Training principle of the month 2: Complex care provides rich learning opportunities

This month, Dr Cesca Ritchie and Dr Cameron Herbert have put together some guidance on how to make the most of complex care experience. This is the second installation of our Principle of the Month campaign where each month, up to August 2022, we will be introducing our new Progress+ principles of training.
RCPCH Progress+ Training principle of the month
Last modified
1 November 2021

From children and young people - our Hospice Voice project

We wanted to get involved and make a difference

Twenty-two children and young people with hospice care experience - whether on short breaks, as siblings of children and young people in end of life care or as friends of children and young people being supported by hospices - joined a five-month RCPCH &Us project to share their needs, wishes and hopes. Hospice staff created the opportunity for children and young people to feed back about their experiences and share what they thought about service level shaping decisions, enhancing their work around person-centred decision making.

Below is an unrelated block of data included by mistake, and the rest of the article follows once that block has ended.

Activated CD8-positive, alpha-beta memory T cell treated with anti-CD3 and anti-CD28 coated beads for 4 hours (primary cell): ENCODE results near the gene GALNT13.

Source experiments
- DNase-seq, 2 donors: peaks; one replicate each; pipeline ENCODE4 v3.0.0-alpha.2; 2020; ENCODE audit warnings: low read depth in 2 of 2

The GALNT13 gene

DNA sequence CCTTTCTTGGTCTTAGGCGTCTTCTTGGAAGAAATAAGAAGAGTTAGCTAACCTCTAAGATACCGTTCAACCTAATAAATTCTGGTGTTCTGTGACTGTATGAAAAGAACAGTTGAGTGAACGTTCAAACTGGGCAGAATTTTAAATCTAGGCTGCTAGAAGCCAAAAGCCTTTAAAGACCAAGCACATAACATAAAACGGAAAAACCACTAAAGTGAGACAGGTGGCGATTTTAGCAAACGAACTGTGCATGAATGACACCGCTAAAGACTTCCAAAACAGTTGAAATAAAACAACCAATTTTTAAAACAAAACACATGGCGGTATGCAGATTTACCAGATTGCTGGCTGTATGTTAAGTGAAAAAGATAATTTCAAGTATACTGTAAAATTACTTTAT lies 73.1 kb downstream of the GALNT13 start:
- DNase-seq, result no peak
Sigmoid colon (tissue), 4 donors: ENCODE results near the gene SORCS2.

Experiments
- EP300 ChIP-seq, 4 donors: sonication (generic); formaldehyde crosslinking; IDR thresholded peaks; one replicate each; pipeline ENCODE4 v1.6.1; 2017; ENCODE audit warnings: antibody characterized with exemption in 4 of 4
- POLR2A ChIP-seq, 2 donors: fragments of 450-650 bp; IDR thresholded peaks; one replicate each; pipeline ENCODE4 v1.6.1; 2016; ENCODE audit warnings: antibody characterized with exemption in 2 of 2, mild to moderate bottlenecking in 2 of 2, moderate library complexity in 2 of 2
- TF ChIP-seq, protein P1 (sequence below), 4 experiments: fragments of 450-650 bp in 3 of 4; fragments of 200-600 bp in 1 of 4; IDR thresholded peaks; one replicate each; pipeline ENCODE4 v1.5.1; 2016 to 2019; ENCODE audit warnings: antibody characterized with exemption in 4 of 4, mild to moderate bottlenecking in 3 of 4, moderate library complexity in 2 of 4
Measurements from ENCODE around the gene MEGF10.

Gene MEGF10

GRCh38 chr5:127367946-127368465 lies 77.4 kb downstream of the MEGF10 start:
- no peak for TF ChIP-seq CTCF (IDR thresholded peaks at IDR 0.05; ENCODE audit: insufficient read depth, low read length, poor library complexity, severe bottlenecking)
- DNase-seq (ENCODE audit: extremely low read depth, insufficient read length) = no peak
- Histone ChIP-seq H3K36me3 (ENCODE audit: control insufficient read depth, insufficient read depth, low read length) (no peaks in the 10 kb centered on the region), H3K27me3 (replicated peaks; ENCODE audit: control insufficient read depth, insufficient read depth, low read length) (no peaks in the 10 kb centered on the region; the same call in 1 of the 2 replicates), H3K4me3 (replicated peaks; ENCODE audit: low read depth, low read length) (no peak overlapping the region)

Page from a project story book
Page created by the Hospice Voice project

Children and young people involved said they want to be able to:

  • Have a place and time to work on ideas for visitors to the hospice, such as creating a games pack you pick up when you come in the hospice with puzzles and goodies
  • Know more about what happens in the hospice, such the different coloured uniforms people wear and a map of the centre
  • Give feedback on what they like in the hospice, what is really important to them and what is missing. This includes working as Young Inspectors and sharing their ideas with nurses, doctors and the staff in the hospice - for example, making the comments, compliments and complaints leaflet shorter and more child/youth friendly, keeping the colourful decoration on the walls...